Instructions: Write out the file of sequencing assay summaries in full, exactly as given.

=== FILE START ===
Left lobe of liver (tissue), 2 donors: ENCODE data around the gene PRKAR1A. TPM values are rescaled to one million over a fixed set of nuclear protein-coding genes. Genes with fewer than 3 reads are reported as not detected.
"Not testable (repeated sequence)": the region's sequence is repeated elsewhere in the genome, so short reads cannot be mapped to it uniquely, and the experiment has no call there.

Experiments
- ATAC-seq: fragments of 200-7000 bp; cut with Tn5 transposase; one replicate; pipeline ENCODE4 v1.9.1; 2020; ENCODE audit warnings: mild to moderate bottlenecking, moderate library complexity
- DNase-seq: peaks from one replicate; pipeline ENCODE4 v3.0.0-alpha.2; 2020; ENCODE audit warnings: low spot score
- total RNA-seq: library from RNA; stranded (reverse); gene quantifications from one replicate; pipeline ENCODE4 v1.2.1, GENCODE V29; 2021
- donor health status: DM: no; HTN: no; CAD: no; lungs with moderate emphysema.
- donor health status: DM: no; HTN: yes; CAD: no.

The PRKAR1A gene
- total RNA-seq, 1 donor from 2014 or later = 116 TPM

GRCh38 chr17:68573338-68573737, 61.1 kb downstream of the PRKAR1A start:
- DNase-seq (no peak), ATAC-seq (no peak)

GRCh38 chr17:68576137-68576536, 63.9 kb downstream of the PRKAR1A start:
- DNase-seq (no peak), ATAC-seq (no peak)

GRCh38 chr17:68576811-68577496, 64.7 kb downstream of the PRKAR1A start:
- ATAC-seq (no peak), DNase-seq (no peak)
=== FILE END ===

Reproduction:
Left lobe of liver (tissue), 2 donors: ENCODE data around the gene PRKAR1A. TPM values are rescaled to one million over a fixed set of nuclear protein-coding genes. Genes with fewer than 3 reads are reported as not detected.
"Not testable (repeated sequence)": the region's sequence is repeated elsewhere in the genome, so short reads cannot be mapped to it uniquely, and the experiment has no call there.

Experiments
- ATAC-seq: fragments of 200-7000 bp; cut with Tn5 transposase; one replicate; pipeline ENCODE4 v1.9.1; 2020; ENCODE audit warnings: mild to moderate bottlenecking, moderate library complexity
- DNase-seq: peaks from one replicate; pipeline ENCODE4 v3.0.0-alpha.2; 2020; ENCODE audit warnings: low spot score
- total RNA-seq: library from RNA; stranded (reverse); gene quantifications from one replicate; pipeline ENCODE4 v1.2.1, GENCODE V29; 2021
- donor health status: DM: no; HTN: no; CAD: no; lungs with moderate emphysema.
- donor health status: DM: no; HTN: yes; CAD: no.

The PRKAR1A gene
- total RNA-seq, 1 donor from 2014 or later = 116 TPM

GRCh38 chr17:68573338-68573737, 61.1 kb downstream of the PRKAR1A start:
- DNase-seq (no peak), ATAC-seq (no peak)

GRCh38 chr17:68576137-68576536, 63.9 kb downstream of the PRKAR1A start:
- DNase-seq (no peak), ATAC-seq (no peak)

GRCh38 chr17:68576811-68577496, 64.7 kb downstream of the PRKAR1A start:
- ATAC-seq (no peak), DNase-seq (no peak)